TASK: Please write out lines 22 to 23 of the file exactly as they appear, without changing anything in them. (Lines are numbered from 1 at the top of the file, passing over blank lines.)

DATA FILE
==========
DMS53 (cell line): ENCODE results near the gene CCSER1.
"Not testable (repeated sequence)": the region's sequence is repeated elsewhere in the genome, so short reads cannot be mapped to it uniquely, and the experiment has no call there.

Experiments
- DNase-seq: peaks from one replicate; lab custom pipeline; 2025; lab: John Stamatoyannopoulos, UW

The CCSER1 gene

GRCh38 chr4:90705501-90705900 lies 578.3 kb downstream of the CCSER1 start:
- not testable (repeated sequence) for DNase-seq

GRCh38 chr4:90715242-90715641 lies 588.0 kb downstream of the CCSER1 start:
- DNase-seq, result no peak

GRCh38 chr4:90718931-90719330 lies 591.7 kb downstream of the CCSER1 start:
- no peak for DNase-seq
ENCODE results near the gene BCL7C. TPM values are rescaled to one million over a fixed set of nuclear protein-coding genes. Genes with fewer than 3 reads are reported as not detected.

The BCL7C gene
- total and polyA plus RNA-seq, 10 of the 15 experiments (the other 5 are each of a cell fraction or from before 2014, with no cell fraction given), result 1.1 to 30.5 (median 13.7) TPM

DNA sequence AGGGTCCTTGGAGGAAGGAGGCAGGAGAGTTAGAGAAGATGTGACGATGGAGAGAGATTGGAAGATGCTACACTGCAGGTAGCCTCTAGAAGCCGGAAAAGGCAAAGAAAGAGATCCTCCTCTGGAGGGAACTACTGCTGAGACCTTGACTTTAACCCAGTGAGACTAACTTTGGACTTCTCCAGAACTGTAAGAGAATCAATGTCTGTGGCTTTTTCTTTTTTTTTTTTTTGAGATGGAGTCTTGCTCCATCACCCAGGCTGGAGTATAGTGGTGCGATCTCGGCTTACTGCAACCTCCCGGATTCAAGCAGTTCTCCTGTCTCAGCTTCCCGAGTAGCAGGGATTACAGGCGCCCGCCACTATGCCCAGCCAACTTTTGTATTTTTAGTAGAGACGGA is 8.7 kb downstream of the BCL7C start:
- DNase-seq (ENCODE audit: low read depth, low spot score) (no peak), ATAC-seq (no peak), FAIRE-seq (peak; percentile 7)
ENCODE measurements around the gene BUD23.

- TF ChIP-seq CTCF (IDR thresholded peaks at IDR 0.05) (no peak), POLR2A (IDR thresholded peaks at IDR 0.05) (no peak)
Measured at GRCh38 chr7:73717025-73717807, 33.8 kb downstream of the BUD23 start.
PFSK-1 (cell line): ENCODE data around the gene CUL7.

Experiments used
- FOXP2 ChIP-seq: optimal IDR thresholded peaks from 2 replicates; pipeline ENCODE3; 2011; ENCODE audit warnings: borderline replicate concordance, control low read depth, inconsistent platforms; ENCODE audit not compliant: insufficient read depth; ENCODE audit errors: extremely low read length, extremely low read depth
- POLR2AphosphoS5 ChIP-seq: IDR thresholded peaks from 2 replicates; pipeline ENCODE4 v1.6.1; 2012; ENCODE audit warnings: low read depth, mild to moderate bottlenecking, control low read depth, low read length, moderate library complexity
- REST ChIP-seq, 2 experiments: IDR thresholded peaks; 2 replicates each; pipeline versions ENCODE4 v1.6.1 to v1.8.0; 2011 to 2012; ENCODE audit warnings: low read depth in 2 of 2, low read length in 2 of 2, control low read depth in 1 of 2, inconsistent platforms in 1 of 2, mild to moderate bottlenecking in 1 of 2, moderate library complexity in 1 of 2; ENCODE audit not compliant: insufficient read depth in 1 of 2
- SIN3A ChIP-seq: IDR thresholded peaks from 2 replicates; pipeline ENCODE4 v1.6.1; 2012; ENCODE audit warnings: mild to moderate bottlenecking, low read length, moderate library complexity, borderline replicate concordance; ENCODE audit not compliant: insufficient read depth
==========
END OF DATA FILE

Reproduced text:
- FOXP2 ChIP-seq: optimal IDR thresholded peaks from 2 replicates; pipeline ENCODE3; 2011; ENCODE audit warnings: borderline replicate concordance, control low read depth, inconsistent platforms; ENCODE audit not compliant: insufficient read depth; ENCODE audit errors: extremely low read length, extremely low read depth
- POLR2AphosphoS5 ChIP-seq: IDR thresholded peaks from 2 replicates; pipeline ENCODE4 v1.6.1; 2012; ENCODE audit warnings: low read depth, mild to moderate bottlenecking, control low read depth, low read length, moderate library complexity